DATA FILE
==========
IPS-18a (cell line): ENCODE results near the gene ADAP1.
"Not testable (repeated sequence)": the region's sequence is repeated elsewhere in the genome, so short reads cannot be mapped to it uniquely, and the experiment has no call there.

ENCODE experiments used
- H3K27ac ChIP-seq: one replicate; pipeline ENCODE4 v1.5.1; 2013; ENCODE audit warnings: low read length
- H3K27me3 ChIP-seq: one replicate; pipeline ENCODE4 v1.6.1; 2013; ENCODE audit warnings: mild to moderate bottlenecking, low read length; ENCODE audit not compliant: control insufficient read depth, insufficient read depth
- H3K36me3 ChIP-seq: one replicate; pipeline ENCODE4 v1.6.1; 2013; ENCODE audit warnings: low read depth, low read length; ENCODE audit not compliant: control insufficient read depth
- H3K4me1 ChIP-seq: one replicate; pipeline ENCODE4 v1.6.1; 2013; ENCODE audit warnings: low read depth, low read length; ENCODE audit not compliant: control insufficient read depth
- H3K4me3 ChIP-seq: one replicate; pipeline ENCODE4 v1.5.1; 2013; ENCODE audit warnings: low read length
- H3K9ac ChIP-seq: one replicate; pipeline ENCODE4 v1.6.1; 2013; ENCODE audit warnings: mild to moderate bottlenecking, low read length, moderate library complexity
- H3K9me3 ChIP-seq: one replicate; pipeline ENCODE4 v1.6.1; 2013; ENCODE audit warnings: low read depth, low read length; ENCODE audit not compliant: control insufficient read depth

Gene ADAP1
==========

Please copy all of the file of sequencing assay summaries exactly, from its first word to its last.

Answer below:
IPS-18a (cell line): ENCODE results near the gene ADAP1.
"Not testable (repeated sequence)": the region's sequence is repeated elsewhere in the genome, so short reads cannot be mapped to it uniquely, and the experiment has no call there.

ENCODE experiments used
- H3K27ac ChIP-seq: one replicate; pipeline ENCODE4 v1.5.1; 2013; ENCODE audit warnings: low read length
- H3K27me3 ChIP-seq: one replicate; pipeline ENCODE4 v1.6.1; 2013; ENCODE audit warnings: mild to moderate bottlenecking, low read length; ENCODE audit not compliant: control insufficient read depth, insufficient read depth
- H3K36me3 ChIP-seq: one replicate; pipeline ENCODE4 v1.6.1; 2013; ENCODE audit warnings: low read depth, low read length; ENCODE audit not compliant: control insufficient read depth
- H3K4me1 ChIP-seq: one replicate; pipeline ENCODE4 v1.6.1; 2013; ENCODE audit warnings: low read depth, low read length; ENCODE audit not compliant: control insufficient read depth
- H3K4me3 ChIP-seq: one replicate; pipeline ENCODE4 v1.5.1; 2013; ENCODE audit warnings: low read length
- H3K9ac ChIP-seq: one replicate; pipeline ENCODE4 v1.6.1; 2013; ENCODE audit warnings: mild to moderate bottlenecking, low read length, moderate library complexity
- H3K9me3 ChIP-seq: one replicate; pipeline ENCODE4 v1.6.1; 2013; ENCODE audit warnings: low read depth, low read length; ENCODE audit not compliant: control insufficient read depth

Gene ADAP1